A voice in the wilderness: [...] On the retribution side of things, would you, if you were just forgiven, remember everyone you have wronged, or everything that you have done, and be able to restore it? If your answer is yes, then why haven't you become your own salvation, and done it? If your answer is no, then why haven't you sought salvation in the only one who can give it?

e: Okay, first of all, I'm not god, so your expectations of my capacity to be moral should be slightly lower than the expectations you should have for god. Also, I'm not the one going around forgiving sins, am I?

Secondly, is the right question whether you WOULD -- or whether you SHOULD? Surely, the question here is what "should" be done -- not what an imperfect human being might be capable of? Because, it sounds like you are arguing that Jesus was only human, and therefore we should judge him based on human expectations? Otherwise, what is the point of comparing MY capacity for moral action to his -- unless you are suggesting Jesus was only a man like me?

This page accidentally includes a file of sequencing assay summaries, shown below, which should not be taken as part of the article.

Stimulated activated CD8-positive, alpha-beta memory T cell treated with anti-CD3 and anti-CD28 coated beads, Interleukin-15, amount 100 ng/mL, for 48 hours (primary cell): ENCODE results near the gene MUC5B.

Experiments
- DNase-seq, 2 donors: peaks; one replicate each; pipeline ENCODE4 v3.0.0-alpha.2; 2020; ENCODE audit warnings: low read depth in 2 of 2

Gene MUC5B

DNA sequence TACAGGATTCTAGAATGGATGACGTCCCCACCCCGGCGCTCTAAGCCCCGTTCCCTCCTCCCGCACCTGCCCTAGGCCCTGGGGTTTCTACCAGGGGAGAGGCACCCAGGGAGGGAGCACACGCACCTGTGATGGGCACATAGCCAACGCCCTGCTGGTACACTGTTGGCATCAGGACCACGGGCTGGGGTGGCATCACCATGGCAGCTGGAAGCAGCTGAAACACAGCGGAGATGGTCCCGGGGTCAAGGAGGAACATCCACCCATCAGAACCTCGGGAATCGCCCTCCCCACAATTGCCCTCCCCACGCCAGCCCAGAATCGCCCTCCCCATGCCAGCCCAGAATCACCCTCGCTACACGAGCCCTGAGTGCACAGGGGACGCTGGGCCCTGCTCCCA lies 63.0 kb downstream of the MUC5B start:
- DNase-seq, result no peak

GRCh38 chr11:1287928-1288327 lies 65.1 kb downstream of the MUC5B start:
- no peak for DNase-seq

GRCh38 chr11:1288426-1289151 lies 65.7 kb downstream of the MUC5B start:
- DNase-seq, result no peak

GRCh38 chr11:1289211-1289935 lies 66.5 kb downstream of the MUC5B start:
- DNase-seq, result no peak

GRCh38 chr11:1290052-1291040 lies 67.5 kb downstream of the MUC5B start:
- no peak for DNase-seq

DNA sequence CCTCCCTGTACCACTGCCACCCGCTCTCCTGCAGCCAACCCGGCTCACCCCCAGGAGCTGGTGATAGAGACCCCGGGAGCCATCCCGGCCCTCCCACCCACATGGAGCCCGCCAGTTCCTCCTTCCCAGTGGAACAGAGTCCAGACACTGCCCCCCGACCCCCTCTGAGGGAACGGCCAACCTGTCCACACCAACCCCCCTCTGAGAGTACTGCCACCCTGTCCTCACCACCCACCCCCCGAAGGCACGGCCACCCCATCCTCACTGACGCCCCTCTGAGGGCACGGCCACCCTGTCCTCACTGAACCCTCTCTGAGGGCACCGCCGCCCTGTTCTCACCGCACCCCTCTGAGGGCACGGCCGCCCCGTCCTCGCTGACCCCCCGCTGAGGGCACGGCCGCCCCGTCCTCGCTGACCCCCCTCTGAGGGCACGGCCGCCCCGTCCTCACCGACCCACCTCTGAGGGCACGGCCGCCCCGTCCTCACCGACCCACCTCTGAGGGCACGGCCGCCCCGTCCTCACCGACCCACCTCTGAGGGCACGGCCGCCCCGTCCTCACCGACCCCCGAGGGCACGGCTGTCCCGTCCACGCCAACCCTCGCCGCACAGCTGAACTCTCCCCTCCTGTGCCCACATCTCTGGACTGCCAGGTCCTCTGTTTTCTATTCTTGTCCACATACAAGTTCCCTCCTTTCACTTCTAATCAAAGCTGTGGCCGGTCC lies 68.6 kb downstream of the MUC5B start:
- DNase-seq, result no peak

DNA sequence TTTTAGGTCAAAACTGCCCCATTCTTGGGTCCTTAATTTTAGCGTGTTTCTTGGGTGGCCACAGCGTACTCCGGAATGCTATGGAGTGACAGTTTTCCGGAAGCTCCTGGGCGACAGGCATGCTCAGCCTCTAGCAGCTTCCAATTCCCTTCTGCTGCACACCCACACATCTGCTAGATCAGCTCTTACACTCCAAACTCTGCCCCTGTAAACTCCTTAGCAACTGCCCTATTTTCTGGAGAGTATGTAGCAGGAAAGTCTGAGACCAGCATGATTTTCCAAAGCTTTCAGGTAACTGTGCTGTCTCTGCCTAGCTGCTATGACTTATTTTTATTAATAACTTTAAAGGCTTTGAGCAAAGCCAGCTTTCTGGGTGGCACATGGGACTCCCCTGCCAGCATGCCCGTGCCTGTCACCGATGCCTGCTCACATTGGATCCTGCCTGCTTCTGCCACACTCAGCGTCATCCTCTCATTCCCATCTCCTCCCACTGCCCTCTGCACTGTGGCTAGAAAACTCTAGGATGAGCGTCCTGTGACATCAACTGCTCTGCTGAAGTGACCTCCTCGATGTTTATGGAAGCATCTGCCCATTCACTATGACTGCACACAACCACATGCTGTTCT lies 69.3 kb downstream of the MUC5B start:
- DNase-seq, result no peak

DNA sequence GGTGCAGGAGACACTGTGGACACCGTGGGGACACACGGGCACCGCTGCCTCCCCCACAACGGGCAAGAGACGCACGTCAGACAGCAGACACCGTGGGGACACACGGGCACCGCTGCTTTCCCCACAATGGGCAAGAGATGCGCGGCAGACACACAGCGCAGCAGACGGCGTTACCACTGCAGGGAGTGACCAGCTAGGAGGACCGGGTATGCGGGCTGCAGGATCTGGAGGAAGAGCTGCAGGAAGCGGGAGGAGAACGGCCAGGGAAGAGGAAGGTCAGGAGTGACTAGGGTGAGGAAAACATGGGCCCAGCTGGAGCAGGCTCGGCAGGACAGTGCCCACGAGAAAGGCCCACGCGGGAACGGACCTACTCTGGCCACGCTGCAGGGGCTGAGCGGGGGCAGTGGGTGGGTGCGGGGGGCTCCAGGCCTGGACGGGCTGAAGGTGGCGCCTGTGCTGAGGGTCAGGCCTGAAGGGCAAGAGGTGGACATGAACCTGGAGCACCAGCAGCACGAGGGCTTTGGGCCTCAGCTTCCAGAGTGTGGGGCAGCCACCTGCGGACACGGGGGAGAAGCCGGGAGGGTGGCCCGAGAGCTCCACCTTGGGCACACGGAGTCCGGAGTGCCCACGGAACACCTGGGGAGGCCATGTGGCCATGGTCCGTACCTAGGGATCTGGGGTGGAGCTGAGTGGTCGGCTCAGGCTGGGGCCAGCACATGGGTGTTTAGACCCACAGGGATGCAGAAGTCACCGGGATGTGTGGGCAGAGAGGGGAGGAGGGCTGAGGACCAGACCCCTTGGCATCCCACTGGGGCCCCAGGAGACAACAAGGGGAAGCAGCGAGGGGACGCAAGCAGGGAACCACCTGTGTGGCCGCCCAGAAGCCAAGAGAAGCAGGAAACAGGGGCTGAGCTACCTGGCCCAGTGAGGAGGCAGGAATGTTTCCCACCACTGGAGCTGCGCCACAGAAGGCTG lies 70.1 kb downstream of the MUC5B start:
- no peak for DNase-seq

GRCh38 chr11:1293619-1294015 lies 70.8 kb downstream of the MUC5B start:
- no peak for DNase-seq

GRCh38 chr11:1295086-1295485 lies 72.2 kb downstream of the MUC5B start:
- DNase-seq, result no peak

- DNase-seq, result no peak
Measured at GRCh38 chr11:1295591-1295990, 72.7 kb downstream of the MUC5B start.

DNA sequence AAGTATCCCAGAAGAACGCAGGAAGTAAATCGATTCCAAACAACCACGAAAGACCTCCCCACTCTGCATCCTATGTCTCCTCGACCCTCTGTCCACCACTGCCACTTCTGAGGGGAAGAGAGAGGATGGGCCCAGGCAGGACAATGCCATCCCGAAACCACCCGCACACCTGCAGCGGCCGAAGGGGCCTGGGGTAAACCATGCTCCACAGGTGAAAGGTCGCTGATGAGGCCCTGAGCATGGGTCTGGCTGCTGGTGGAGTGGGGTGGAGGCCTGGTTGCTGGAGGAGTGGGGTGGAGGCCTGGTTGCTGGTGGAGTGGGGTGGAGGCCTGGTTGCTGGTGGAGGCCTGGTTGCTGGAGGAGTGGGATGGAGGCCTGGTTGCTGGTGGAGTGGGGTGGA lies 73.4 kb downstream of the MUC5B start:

If Jesus was only a man, then he shouldn't have been forgiving sins (unless he was a closet psychotherapist). And if he WAS god, then he should posses the perfect morality of a perfect being, not an imperfect human being. You can't have it both ways...

As for why I haven't "become my own salvation" (whatever that means), the fact that I haven't does not inevitably lead to the conclusion that Jesus can. It's a non-argument. It's like saying, since you haven't "become your own salvation", why haven't you found your salvation in Allah? or Mithras (who was also sacrificed) or David Koresh or any other prophet or god that promised people salvation? It's a meaningless argument and could be applied to anyone. It doesn't say anything about whether Jesus -- or anyone at all for that matter -- should be able to offer "salvation" (I assume you mean "eternal life"?).

Further, YOU can't prove that Jesus HAS provided you with salvation. Until you die, and actually go to heaven, your salvation is not proven. Have you done that yet? If not, then for now, it's only a hope that you have while you're still alive. Until someone comes down from heaven (and I don't mean in 2,000 year-old myths, but tomorrow) and tells me about how they've gotten their salvation and they're here to prove it, your assertion is meaningless. Die and come back in your new body and finish your post here on the forum. THEN you can use that argument. --e

In reply to an earlier post on Dec 17, 2012, 4:04:16 AM PST
BV says:
Vicki - "Zaccheus, the tax collector, reimbursed people he cheated four times the amount and gave half of his possessions to the poor. Jesus said that "today salvation has come to this house". (Luke 19)."